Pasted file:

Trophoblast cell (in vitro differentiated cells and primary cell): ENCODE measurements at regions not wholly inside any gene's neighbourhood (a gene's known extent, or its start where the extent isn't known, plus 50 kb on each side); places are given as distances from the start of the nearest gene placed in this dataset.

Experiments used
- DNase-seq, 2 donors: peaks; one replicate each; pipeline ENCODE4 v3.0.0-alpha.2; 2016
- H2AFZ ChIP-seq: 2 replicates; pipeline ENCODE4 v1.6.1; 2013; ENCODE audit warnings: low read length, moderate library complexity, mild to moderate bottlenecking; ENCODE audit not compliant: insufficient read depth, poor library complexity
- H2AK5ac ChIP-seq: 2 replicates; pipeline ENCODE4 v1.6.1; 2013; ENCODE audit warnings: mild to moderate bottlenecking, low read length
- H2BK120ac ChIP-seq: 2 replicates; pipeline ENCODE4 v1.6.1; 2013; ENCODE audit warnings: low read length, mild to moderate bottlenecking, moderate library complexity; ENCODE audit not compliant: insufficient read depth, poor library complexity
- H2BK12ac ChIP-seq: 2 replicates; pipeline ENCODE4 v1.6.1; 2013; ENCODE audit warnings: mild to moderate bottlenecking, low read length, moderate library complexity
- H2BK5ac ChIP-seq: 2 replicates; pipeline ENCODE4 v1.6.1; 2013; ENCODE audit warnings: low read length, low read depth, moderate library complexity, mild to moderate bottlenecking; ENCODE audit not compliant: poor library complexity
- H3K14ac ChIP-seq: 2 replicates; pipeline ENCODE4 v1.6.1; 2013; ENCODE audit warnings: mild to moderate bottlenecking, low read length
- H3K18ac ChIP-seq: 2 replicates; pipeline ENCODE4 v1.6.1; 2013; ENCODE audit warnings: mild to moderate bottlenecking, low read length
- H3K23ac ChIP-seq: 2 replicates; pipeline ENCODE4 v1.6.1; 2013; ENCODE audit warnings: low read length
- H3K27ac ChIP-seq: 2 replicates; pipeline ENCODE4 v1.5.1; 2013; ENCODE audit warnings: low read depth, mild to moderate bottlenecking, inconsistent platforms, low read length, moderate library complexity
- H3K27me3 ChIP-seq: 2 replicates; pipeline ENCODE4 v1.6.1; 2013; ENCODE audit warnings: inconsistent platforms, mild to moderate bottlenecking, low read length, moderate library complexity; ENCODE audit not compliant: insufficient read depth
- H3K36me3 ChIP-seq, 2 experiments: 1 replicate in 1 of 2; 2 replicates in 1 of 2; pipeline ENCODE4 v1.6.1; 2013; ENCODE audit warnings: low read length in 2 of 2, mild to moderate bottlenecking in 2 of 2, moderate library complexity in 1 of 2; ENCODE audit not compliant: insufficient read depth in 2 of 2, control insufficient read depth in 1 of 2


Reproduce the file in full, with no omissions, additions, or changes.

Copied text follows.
Trophoblast cell (in vitro differentiated cells and primary cell): ENCODE measurements at regions not wholly inside any gene's neighbourhood (a gene's known extent, or its start where the extent isn't known, plus 50 kb on each side); places are given as distances from the start of the nearest gene placed in this dataset.

Experiments used
- DNase-seq, 2 donors: peaks; one replicate each; pipeline ENCODE4 v3.0.0-alpha.2; 2016
- H2AFZ ChIP-seq: 2 replicates; pipeline ENCODE4 v1.6.1; 2013; ENCODE audit warnings: low read length, moderate library complexity, mild to moderate bottlenecking; ENCODE audit not compliant: insufficient read depth, poor library complexity
- H2AK5ac ChIP-seq: 2 replicates; pipeline ENCODE4 v1.6.1; 2013; ENCODE audit warnings: mild to moderate bottlenecking, low read length
- H2BK120ac ChIP-seq: 2 replicates; pipeline ENCODE4 v1.6.1; 2013; ENCODE audit warnings: low read length, mild to moderate bottlenecking, moderate library complexity; ENCODE audit not compliant: insufficient read depth, poor library complexity
- H2BK12ac ChIP-seq: 2 replicates; pipeline ENCODE4 v1.6.1; 2013; ENCODE audit warnings: mild to moderate bottlenecking, low read length, moderate library complexity
- H2BK5ac ChIP-seq: 2 replicates; pipeline ENCODE4 v1.6.1; 2013; ENCODE audit warnings: low read length, low read depth, moderate library complexity, mild to moderate bottlenecking; ENCODE audit not compliant: poor library complexity
- H3K14ac ChIP-seq: 2 replicates; pipeline ENCODE4 v1.6.1; 2013; ENCODE audit warnings: mild to moderate bottlenecking, low read length
- H3K18ac ChIP-seq: 2 replicates; pipeline ENCODE4 v1.6.1; 2013; ENCODE audit warnings: mild to moderate bottlenecking, low read length
- H3K23ac ChIP-seq: 2 replicates; pipeline ENCODE4 v1.6.1; 2013; ENCODE audit warnings: low read length
- H3K27ac ChIP-seq: 2 replicates; pipeline ENCODE4 v1.5.1; 2013; ENCODE audit warnings: low read depth, mild to moderate bottlenecking, inconsistent platforms, low read length, moderate library complexity
- H3K27me3 ChIP-seq: 2 replicates; pipeline ENCODE4 v1.6.1; 2013; ENCODE audit warnings: inconsistent platforms, mild to moderate bottlenecking, low read length, moderate library complexity; ENCODE audit not compliant: insufficient read depth
- H3K36me3 ChIP-seq, 2 experiments: 1 replicate in 1 of 2; 2 replicates in 1 of 2; pipeline ENCODE4 v1.6.1; 2013; ENCODE audit warnings: low read length in 2 of 2, mild to moderate bottlenecking in 2 of 2, moderate library complexity in 1 of 2; ENCODE audit not compliant: insufficient read depth in 2 of 2, control insufficient read depth in 1 of 2